How to Clone Jade Plants


Jade plants (Crassula argentea) are succulent houseplants with thick, fleshy leaves. The green leaves develop a red edge when grown in full sun exposure. The thick trunk grows in a twisted, asymmetrical form that develops into a bonsai appearance. The stem grows wider as the jade plants ages. In the right growing conditions, the jade plant produces clusters of tiny white flowers. Jade plants grow 3 feet tall and 2 feet wide. Cloning jade plants is the most common way of propagating this succulent.

Step 1

Wash a small clay plant pot with soapy water. Rinse the container with one part bleach and nine parts water. This prevents the spread of plant disease and gets rid of insect pests.

Step 2

Fill the small container with wet, clean sand. Wash the sand with the bleach rinse if you are reusing the sand. Rinse the sand well with hot water.

Step 3

Take a leaf-bud cutting with a sharp knife from the mother jade plant. Be sure to include the leaf, petiole (the leaf stalk) and a short piece of the main stem.

Step 4

Place the stem end into the clay plant pot of sand burying it 1/2 to 1 inch deep. Keep the leaf portion of the cutting above the soil level.

Step 5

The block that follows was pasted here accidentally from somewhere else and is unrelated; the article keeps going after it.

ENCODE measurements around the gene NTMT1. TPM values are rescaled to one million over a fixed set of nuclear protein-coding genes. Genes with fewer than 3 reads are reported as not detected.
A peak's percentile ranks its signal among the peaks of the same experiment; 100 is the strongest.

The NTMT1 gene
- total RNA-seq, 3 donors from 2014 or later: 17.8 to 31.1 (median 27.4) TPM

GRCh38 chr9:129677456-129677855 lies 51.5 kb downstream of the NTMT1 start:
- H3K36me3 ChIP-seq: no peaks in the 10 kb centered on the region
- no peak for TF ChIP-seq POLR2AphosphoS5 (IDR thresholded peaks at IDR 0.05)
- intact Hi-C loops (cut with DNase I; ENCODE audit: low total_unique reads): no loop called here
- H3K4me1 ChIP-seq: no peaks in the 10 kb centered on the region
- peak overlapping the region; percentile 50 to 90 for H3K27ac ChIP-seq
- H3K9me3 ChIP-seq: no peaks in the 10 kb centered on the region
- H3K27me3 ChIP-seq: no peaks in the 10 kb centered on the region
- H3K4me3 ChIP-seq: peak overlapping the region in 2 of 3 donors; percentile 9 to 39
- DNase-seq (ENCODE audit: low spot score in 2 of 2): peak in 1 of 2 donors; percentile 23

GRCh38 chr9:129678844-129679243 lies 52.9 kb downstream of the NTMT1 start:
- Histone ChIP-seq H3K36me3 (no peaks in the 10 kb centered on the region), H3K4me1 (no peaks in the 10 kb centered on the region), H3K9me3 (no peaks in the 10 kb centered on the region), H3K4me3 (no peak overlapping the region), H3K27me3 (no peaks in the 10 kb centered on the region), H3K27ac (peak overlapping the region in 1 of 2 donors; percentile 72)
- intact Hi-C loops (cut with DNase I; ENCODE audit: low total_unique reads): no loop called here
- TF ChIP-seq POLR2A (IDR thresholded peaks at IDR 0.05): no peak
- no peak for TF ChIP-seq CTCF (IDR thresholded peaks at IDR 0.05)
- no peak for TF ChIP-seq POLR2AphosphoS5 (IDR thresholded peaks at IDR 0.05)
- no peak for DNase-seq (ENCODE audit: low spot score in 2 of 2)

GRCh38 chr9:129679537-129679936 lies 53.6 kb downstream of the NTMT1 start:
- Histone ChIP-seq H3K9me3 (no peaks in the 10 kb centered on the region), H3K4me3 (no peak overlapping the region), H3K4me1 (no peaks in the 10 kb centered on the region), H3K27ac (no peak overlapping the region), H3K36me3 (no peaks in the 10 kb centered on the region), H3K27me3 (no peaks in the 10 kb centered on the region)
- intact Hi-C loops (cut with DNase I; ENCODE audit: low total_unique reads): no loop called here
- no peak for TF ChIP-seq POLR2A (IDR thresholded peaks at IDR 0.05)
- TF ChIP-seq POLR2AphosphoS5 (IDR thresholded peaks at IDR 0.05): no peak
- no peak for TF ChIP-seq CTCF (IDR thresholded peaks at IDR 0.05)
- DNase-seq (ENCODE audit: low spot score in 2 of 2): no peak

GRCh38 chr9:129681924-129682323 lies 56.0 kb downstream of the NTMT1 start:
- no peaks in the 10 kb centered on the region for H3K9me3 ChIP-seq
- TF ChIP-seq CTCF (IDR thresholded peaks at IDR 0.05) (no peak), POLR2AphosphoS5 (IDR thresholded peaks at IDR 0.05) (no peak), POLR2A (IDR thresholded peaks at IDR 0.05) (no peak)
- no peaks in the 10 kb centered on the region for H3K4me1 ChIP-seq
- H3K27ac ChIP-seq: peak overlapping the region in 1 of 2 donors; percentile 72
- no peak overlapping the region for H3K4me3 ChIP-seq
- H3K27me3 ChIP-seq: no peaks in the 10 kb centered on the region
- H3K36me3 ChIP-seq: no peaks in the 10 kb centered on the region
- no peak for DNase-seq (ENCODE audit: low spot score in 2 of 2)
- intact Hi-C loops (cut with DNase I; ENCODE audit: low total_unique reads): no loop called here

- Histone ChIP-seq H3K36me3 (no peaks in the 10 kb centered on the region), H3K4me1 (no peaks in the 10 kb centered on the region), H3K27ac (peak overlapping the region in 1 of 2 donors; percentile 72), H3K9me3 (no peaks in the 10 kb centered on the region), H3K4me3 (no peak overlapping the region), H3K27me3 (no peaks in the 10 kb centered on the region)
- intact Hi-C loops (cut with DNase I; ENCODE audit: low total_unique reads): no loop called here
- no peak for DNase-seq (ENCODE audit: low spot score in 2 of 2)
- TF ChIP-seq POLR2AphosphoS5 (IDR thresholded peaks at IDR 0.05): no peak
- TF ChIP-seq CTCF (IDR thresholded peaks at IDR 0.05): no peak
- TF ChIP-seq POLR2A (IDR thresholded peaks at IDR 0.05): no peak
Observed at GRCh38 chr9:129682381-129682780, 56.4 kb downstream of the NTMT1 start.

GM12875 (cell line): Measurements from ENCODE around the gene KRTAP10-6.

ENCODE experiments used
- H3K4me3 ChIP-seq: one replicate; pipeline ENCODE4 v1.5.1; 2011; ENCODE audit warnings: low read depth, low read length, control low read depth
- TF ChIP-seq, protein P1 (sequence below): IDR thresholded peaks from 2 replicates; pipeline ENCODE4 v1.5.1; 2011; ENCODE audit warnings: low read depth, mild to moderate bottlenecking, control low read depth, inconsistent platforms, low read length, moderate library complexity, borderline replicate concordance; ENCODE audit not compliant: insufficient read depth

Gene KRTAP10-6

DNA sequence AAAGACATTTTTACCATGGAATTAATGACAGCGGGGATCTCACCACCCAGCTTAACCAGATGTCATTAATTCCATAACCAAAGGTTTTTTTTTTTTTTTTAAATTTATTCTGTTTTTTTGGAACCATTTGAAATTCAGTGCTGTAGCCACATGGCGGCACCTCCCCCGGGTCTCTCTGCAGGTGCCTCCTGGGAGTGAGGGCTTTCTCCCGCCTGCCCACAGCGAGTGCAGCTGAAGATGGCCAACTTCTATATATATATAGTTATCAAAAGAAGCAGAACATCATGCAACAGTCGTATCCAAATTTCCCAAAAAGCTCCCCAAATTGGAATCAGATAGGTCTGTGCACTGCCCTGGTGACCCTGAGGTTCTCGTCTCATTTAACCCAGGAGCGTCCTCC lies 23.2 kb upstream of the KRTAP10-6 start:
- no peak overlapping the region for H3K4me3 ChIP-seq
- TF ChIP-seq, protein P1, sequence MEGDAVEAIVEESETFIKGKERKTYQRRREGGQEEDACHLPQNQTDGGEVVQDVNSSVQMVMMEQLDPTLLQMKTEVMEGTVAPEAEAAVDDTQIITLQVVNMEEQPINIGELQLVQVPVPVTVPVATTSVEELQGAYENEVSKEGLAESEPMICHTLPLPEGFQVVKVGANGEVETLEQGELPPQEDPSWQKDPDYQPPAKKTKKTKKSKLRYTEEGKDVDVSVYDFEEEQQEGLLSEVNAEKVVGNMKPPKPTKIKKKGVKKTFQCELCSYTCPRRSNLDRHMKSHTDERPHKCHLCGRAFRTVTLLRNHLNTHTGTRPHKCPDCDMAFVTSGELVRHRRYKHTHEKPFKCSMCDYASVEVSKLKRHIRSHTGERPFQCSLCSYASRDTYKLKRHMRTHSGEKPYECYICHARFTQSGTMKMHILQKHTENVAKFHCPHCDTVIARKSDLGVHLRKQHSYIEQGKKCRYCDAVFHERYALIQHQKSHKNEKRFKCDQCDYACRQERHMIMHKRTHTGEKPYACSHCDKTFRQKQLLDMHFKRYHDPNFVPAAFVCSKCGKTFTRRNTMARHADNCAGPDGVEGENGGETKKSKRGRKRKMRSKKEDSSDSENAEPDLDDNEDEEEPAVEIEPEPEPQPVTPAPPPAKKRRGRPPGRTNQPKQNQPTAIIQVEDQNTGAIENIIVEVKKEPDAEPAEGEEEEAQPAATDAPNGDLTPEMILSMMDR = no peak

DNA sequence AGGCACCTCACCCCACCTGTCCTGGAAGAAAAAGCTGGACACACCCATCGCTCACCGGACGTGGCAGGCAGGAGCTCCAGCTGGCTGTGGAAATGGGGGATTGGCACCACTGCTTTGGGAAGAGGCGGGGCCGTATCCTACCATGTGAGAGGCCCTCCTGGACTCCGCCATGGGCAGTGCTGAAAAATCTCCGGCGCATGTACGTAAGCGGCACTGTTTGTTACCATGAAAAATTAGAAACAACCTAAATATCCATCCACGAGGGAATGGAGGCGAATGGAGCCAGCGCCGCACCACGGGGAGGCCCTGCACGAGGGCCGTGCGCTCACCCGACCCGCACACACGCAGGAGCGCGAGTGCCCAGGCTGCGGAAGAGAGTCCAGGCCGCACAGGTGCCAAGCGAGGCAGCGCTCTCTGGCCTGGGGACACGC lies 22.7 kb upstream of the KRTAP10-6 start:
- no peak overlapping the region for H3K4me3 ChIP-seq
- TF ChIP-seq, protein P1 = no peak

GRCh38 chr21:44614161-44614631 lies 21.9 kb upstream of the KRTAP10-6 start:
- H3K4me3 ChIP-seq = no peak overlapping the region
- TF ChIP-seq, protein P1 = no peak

Spray the sand with water until moist. Keep the sand damp until the cutting starts to produce new growth. Place the plant pot in a warm area out of direct sunlight.

Tips and Warnings

  • Check your jade plants for mealybug infestation whenever you water your plants. Mealybugs look like tiny puffs of cotton on the leaves. Wipe the leaves off with a cotton swab dipped in rubbing alcohol. Do not spray the plant with insecticide soap since this causes damage to the leaves.

Things You'll Need

  • Small clay plant pot
  • Soap
  • Water
  • Bleach
  • Sand
  • Jade plant
  • Sharp knife
  • Spray bottle


  • NC State University: Plant Propagation by Leaf, Cane, and Root Cuttings
  • Texas AgriLife Extension Service: Jade Plant
  • Clemson University Extension: Jade Plant
Keywords: jade plant propagation, jade plant cloning, Crassula argentea

About this Author

Karen Carter has spent the last three years working as a technology specialist in the public school system. This position included hardware/software installation, customer support, and writing training manuals. She also spent four years as a newspaper editor/reporter at the Willapa Harbor Herald.